Indiana University Northwest
notice
Department of Computer Information Systems

Department of Computer Information Systems

Informatics

Informatics Courses

INFO-I 101 : Introduction to Informatics

Emphasis on topics in human- computer interaction and human factors, collaborative technologies, group problem solving, ethics, privacy, and ownership of information and information sources, information representation, and the information life cycle. (Fall, Spring)

INFO-I 201 : Mathematical Foundations of Informatics

An introduction to the suite of mathematical and logical tools used in information sciences, including finite mathematics, automata and computability theory, elementary probability, and statistics and basics of classical information theory. (Spring)

INFO-I 202 : Social Informatics

Introduces the social and behavioral foundations of informatics. Theoretical approaches to how technology is used from psychological and sociotechnical perspectives. Examples of how current and emerging technologies such as games, e-mail, and electronic commerce are affecting daily lives, social relations, work, and leisure time. (Spring)

INFO-I 210 : Information Infrastructure I

The software architecture of information systems. Basic concepts of systems and applications programming. Credit cannot be given for both INFO-I 210 and CSCI-C 201 or CSCI-A 201 except by permission. (Fall)

INFO-I 211 : Information Infrastructure II

The systems architecture of distributed applications. Advanced programming, including an introduction to the programming of graphical systems.  Credit cannot be given for both INFO-I 211 and CSCI-C 307 or CSCI-A 302 except by permission. (Spring)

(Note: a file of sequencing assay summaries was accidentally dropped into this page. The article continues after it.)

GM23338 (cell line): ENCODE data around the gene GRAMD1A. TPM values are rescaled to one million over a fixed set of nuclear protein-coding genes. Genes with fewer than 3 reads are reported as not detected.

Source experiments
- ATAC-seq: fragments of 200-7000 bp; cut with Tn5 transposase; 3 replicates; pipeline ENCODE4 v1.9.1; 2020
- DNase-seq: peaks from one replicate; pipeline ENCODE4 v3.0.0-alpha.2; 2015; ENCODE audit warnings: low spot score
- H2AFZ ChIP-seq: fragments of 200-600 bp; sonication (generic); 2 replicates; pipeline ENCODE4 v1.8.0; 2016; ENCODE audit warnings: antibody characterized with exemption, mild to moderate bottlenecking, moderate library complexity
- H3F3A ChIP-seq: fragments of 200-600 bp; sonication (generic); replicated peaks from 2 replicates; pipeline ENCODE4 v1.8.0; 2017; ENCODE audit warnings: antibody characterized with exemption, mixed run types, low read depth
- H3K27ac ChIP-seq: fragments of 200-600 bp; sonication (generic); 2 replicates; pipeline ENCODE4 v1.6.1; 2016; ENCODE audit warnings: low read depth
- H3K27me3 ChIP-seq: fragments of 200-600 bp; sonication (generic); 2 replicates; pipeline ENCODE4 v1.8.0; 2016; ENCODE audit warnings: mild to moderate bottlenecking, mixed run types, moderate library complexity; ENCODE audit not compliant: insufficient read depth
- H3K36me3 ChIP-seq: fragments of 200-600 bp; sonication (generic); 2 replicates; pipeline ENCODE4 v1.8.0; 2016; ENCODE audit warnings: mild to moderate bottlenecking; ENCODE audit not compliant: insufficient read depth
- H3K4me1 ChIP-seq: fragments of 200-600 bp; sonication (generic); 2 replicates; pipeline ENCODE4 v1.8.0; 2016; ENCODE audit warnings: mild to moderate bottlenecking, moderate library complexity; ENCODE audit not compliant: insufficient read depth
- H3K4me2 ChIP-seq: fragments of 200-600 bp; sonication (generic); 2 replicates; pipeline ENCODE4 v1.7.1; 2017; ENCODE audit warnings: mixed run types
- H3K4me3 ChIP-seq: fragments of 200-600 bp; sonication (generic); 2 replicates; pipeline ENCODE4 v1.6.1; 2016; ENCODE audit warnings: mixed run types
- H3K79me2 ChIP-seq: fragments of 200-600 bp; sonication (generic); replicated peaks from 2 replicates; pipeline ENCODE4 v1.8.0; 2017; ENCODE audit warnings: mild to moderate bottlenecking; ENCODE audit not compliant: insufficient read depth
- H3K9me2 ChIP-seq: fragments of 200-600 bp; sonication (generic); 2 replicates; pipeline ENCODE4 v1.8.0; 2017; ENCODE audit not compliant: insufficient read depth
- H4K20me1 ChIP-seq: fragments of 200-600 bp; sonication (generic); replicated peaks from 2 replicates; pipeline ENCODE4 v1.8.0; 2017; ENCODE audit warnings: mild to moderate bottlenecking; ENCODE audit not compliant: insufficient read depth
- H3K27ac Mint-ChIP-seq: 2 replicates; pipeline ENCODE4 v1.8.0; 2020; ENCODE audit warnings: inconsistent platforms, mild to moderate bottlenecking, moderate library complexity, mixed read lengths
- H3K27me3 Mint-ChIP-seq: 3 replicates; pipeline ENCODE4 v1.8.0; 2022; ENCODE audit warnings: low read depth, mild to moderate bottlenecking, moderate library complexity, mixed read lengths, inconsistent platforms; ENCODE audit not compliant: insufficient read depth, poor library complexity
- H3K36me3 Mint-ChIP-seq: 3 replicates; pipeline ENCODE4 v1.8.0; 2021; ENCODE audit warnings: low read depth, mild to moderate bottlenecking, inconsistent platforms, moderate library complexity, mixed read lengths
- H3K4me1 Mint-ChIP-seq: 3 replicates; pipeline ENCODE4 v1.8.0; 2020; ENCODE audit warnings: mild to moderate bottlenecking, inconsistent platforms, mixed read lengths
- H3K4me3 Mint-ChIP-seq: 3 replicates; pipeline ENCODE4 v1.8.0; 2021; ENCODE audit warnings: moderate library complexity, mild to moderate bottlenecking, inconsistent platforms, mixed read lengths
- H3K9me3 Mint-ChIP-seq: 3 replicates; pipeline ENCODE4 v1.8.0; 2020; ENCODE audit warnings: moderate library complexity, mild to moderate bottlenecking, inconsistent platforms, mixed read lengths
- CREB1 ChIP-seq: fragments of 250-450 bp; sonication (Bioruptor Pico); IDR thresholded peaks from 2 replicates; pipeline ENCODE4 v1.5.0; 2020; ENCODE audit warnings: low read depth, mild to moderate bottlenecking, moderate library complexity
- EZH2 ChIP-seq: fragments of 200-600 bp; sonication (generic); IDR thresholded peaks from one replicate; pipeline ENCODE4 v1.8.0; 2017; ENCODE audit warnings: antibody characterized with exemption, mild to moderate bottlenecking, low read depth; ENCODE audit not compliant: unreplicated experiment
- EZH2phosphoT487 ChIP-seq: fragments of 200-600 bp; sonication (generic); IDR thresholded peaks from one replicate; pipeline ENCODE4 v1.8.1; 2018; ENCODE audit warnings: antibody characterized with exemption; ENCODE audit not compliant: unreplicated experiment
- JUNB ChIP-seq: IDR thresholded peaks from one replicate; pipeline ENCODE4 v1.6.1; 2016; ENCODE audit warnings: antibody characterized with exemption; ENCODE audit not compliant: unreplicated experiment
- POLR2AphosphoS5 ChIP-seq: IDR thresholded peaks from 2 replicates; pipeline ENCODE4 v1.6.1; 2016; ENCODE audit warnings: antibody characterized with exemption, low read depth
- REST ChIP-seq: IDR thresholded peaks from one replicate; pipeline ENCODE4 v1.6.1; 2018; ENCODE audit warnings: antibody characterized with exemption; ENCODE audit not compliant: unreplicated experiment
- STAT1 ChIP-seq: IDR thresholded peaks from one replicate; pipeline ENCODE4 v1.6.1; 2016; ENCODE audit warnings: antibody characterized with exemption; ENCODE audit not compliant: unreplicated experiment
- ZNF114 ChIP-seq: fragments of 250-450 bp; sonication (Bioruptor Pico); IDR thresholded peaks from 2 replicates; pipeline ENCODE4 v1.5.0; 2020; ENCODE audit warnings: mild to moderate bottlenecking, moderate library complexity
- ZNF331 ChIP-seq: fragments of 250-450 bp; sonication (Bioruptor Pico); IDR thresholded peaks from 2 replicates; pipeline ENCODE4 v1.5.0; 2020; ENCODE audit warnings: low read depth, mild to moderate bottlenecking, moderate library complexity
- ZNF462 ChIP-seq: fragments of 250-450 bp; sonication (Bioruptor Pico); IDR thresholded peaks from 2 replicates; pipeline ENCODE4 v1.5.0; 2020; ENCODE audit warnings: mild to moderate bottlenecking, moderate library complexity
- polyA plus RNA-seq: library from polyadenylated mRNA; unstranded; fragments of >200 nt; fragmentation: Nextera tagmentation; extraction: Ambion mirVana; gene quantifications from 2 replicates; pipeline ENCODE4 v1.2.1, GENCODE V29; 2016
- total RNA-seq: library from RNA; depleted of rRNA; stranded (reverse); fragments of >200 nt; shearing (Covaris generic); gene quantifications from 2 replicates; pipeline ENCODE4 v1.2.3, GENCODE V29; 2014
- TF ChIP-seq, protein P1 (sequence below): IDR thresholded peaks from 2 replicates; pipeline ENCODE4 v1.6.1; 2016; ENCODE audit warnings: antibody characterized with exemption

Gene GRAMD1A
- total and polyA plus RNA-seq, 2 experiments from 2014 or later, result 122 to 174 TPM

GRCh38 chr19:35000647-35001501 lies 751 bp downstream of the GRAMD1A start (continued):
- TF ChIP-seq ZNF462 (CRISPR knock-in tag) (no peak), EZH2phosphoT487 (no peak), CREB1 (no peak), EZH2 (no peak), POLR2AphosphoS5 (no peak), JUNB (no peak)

INFO-I 300 : Human-Computer Interaction

The analysis of human factors and the design of computer application interfaces. A survey of current best practice with an eye toward what future technologies will allow. (Spring)

INFO-I 303 : Organizational Informatics

Examines the various needs, uses, and consequences of information in organizational contexts. Topics include organizational types and characteristics, functional areas and business processes, information-based products and services, the use of and redefining role of information technology, the changing character of work life and organizational practices, sociotechnical structures and the rise and transformation of information-based industries.

INFO-I 308 : Information Representation

The basic structure of information representation in social and scientific applications. Representational structures and approaches from many disciplines are introduced; philosophical theories of classification and categorization; information access and representation on the World Wide Web; object-oriented design and relational databases; AI knowledge representation and discovery. (Spring)

INFO-I 310 : Multimedia Arts and Technology

The study of the evolution of media arts and underlying principles of communication. Application development paradigms in current practice. (Fall)

INFO-I 320 : Distributed Systems and Collaborative Computing

An introductory treatment of distributed systems and programming. Topics range from the distributed and object models of computation to advanced concepts, such as remote method invocations, object brokers, object services, open systems, and future trends for distributed information systems. (Once a year)

INFO-I 400 : Topics in Informatics

Content will vary with topic. Topics will include current trends in Informatics, Bioinformatics, and Health Informatics (Fall, Spring and Summer)